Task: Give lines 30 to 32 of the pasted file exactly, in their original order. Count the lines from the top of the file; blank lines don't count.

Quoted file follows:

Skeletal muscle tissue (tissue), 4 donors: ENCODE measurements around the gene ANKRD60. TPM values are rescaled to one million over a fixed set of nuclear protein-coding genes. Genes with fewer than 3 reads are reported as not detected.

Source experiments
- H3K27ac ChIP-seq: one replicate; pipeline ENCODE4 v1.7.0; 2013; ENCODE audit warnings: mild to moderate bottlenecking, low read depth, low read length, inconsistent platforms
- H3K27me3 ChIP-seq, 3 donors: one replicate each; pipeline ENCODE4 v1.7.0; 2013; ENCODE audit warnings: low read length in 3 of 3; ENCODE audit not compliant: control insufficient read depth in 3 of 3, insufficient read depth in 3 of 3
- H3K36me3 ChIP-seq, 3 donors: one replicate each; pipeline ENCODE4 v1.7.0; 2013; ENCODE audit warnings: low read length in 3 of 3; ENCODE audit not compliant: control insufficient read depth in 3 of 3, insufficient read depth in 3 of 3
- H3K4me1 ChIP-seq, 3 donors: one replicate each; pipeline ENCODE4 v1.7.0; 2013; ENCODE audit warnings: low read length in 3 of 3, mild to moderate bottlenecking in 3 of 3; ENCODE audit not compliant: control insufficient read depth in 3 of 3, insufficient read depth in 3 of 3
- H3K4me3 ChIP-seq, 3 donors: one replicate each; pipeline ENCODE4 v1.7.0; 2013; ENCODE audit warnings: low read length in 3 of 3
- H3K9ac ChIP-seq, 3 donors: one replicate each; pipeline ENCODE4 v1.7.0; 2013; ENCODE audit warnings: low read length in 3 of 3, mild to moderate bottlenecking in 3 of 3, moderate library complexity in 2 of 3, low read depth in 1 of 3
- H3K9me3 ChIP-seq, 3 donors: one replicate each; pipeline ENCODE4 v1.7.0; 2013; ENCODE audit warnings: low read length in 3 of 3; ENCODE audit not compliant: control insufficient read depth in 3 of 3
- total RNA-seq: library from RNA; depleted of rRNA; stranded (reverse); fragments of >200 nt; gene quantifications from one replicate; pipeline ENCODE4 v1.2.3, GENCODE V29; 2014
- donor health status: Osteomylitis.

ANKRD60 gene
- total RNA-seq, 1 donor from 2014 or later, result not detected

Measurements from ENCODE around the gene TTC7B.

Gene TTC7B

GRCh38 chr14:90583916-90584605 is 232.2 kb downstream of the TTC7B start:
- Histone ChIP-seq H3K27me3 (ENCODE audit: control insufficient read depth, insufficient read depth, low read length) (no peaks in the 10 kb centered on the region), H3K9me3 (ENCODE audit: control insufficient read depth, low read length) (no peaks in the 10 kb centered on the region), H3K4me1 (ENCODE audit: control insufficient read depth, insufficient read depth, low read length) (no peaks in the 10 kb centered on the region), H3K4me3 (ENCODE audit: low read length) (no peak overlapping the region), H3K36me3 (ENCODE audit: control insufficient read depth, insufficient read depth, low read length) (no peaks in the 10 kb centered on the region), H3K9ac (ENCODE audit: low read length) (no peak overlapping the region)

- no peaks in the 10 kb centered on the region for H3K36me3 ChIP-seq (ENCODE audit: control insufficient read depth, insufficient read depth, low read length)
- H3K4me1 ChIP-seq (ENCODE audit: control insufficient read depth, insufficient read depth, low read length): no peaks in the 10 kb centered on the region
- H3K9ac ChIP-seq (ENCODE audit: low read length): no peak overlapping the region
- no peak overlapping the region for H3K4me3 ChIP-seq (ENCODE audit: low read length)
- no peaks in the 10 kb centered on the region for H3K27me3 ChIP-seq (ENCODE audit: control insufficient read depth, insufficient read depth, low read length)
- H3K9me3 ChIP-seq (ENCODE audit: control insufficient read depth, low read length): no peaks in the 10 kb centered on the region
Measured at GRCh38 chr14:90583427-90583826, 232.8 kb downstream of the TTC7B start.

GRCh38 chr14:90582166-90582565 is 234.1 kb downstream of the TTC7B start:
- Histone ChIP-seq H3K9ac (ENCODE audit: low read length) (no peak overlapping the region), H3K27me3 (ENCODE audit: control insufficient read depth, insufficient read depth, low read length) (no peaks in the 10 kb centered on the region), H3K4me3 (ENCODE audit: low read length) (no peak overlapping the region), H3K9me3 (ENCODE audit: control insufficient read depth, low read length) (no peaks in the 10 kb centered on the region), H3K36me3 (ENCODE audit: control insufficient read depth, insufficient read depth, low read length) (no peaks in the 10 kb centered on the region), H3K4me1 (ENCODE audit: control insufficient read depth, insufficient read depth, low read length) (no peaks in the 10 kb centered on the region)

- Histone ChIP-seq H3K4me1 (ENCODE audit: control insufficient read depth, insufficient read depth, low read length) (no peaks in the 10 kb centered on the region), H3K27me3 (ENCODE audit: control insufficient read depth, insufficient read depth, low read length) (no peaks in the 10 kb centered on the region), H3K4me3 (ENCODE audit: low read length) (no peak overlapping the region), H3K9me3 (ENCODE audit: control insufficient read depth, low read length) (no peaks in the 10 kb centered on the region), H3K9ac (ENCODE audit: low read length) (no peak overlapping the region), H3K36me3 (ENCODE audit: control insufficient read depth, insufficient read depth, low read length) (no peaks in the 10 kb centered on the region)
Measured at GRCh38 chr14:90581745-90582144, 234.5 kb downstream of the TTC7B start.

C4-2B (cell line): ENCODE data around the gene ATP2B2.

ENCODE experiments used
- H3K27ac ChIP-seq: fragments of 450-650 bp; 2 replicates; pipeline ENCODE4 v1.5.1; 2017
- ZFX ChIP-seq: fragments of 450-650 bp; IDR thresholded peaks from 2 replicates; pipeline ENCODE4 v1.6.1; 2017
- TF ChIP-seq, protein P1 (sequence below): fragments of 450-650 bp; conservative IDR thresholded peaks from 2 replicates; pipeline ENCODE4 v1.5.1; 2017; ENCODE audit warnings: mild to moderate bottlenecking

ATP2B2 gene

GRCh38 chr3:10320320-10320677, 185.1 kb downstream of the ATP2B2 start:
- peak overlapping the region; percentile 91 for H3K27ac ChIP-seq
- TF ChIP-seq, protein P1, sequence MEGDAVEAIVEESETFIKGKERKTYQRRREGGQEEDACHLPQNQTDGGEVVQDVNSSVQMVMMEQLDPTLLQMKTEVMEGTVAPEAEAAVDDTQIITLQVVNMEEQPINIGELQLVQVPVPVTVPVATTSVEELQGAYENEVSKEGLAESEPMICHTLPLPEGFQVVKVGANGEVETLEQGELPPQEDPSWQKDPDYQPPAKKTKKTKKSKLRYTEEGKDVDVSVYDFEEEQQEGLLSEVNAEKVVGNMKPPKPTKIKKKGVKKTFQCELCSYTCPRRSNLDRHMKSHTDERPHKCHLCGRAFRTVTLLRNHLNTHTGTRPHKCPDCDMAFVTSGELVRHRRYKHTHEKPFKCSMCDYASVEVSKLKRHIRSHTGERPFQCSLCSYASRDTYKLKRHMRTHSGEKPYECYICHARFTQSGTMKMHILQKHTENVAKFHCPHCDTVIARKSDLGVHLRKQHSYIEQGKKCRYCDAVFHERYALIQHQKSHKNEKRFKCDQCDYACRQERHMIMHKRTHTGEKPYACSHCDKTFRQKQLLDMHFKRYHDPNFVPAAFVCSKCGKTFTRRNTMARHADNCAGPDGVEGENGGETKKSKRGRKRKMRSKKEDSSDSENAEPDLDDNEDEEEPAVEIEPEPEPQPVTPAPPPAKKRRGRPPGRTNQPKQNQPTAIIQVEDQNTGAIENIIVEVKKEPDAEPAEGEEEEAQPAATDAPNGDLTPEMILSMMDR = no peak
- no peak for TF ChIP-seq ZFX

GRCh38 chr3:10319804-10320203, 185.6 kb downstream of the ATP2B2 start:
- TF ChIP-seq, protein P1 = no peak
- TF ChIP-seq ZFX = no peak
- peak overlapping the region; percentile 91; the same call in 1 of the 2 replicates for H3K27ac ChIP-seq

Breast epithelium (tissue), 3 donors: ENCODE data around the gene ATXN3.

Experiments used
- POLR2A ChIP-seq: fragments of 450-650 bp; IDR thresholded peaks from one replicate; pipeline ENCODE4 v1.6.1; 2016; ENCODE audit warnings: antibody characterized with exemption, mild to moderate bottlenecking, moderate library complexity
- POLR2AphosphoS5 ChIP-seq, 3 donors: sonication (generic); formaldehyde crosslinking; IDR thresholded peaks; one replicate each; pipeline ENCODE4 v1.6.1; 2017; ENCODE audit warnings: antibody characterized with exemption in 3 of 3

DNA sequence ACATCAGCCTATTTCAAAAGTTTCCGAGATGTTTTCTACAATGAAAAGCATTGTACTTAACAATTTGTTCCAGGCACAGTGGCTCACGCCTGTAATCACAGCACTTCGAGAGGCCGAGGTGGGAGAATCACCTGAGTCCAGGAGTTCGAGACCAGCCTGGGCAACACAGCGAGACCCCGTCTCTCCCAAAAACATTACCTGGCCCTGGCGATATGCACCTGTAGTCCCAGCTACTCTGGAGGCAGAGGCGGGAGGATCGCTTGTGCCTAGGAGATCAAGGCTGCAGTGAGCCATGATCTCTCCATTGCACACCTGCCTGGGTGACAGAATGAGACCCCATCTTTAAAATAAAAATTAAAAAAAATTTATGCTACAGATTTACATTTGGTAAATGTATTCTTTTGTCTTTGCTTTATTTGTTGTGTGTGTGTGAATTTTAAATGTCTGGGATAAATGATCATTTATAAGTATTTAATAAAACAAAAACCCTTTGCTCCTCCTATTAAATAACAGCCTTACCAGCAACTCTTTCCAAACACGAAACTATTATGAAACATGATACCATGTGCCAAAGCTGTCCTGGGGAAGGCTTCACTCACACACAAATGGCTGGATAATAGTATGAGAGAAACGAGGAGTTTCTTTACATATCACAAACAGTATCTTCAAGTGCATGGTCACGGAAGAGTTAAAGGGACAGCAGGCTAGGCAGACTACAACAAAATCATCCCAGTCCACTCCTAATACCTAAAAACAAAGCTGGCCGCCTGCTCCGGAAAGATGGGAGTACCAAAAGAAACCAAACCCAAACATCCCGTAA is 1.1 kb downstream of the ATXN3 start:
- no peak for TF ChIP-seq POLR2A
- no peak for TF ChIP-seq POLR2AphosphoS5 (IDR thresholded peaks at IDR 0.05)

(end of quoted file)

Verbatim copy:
ENCODE experiments used
- H3K27ac ChIP-seq: fragments of 450-650 bp; 2 replicates; pipeline ENCODE4 v1.5.1; 2017
- ZFX ChIP-seq: fragments of 450-650 bp; IDR thresholded peaks from 2 replicates; pipeline ENCODE4 v1.6.1; 2017